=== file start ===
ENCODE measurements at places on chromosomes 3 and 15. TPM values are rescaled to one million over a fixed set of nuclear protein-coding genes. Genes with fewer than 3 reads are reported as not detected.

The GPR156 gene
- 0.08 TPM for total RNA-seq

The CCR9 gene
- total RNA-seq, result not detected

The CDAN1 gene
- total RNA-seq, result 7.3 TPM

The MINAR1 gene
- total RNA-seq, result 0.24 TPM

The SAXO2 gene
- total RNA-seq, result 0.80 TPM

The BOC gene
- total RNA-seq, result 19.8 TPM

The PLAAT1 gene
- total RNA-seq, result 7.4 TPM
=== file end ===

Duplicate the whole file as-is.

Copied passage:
ENCODE measurements at places on chromosomes 3 and 15. TPM values are rescaled to one million over a fixed set of nuclear protein-coding genes. Genes with fewer than 3 reads are reported as not detected.

The GPR156 gene
- 0.08 TPM for total RNA-seq

The CCR9 gene
- total RNA-seq, result not detected

The CDAN1 gene
- total RNA-seq, result 7.3 TPM

The MINAR1 gene
- total RNA-seq, result 0.24 TPM

The SAXO2 gene
- total RNA-seq, result 0.80 TPM

The BOC gene
- total RNA-seq, result 19.8 TPM

The PLAAT1 gene
- total RNA-seq, result 7.4 TPM